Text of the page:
- Justice George Odunga yesterday issued an order restraining the Kenya Revenue Authority(KRA) from implementing the provisions of the minimum tax.
- The ruling comes as a relief to businesses who were wary of paying the 1 per cent tax on total sales while still coping with the Covid-19 economic fallout.
The Kenya Revenue Authority(KRA) will lose an average of Sh21billion in revenue annually after the high court declared its new minimum tax unconstitutional.
The taxman introduced the 1 per cent tax in January 2021, as part of its tax expansion programme.
KRA has been on a plan to raise revenue to fund the government's Sh3.03 trillion budget and cut the widening budget deficit that has reached Sh953 billion this year.
The tax expansion programmes have been paying off as KRA surpassed its revenue collection target in the financial year 2020/21.
The taxman collected Sh1.669 trillion compared to Sh1.607 trillion collected in financial year 2019/20, despite the economic effects of the Covid-19 pandemic.
However on the other hand, the ruling comes as a relief to businesses who were wary of paying the tax on total sales even in a loss making position while still coping with tough economic times occasioned by the Covid-19 pandemic.
Justice George Odunga yesterday issued an order restraining the Kenya Revenue Authority(KRA) from implementing the provisions of the tax.
Odunga said that while KRA wanted to nab dishonest return of losses by some entities, the introduction of minimum tax was not appropriate in dealing with that issue.
“The minimum tax has the potential of not only subjecting the people to double taxation but also unfairly targeting people whose businesses for whatever reason are in loss-making positions to pay taxes from their capital rather from their profits,” said Odunga.
He ruled that it was unfair to bundle loss-making companies into the same basket as those with a history of tax evasion.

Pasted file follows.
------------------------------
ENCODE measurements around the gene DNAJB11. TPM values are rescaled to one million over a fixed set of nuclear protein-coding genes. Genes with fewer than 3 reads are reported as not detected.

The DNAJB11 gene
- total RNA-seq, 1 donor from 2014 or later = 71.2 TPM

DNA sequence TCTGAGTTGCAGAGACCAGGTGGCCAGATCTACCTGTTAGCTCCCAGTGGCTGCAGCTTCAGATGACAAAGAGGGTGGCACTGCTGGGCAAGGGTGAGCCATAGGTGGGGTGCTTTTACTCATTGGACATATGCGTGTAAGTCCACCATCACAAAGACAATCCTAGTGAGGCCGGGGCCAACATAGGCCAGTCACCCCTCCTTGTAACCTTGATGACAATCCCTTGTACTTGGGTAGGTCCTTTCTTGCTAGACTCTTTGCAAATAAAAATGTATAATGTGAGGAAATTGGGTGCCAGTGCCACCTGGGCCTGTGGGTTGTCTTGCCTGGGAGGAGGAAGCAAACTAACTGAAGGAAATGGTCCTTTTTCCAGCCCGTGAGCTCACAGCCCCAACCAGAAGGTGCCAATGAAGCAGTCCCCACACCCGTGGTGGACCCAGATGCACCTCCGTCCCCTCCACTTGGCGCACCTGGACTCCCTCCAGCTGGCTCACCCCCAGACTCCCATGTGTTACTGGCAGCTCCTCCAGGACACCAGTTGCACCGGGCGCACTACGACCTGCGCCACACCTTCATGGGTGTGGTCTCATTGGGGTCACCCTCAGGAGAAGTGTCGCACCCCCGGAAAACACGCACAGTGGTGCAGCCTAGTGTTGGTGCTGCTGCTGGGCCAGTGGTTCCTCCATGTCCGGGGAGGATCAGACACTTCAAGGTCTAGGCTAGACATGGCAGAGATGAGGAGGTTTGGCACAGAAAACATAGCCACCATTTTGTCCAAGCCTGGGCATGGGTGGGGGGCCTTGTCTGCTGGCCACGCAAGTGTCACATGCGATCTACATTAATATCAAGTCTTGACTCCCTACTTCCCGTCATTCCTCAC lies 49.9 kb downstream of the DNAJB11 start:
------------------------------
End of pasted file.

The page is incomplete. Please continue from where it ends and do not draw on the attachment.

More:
“The solution is not to cast the net wide in order to catch all businesses as was done but develop a system which is tailored to target only the culprits,” said Odunga.
Odunga said in the implementation of the one per cent tax, those who were able to pay taxes with their profits would not be affected while those who are genuinely loss-making would be sacrificed at the altar of those dishonestly concealing their profits.
He faulted KRA for coming up with a system which instead of detecting the dishonest entities opted for an easier way out by casting the revenue net without bothering what the net will catch as long as the culprits are caught.
“In all due respect, that is not how to enact a fiscal legislation, a fiscal legislation must be precise and must be specifically targeted to meet its objective,” said Odunga.
Reacting to the ruling, KRA said it respectfully disagrees with the findings of the Court and will appeal.
"This is to ensure that KRA continues to review and improve on tax policies in order to reduce the tax burden while ensuring that every citizen contributes their fair share of tax," said KRA.
In April, the High Court temporarily barred KRA from collecting the tax after three officials of the Kitengela Bar Owners Association challenged it arguing that enforcement of the tax is unconstitutional and would harm their businesses.
The petition was filed against the National Assembly, KRA and Attorney-General Paul Kihara Kariuki.
Industry players have welcomed the ruling, saying the tax would have affected small business
“This is good news and makes complete sense. Minimum tax would have been a blow to the economy,” said Nikhil Hira, an economist.
Kenya Association of Manufacturers(KAM) Chairman Mucai Kunyiha said the decision by the court to repeal the tax provides much needed relief to businesses that continue to strain under the weight of over-taxation and unpredictability in the country.
“With the appreciation that there is an urgent need to expand the tax base in the country, industry’s perspective is that this can be done differently and with minimal negative impact to already struggling businesses, ” said Kunyiha.
He said the decision not only ensures that many businesses remain open and productive but provides space for businesses to bounce back and generate the much-needed revenue to support the country.
Financial expert Mihr Thakar said the introduction of minimum tax was not thought through as it had the potential of deterring investment.
“A tax on turnover paid from the capital base is a further unproductive cost on capital,” said Thakar
He said the ruling is a welcome relief for the economy, although structural and macroeconomic issues are likely to remain a deterrent to investment and hence the euphoria from the ruling will be short-lived.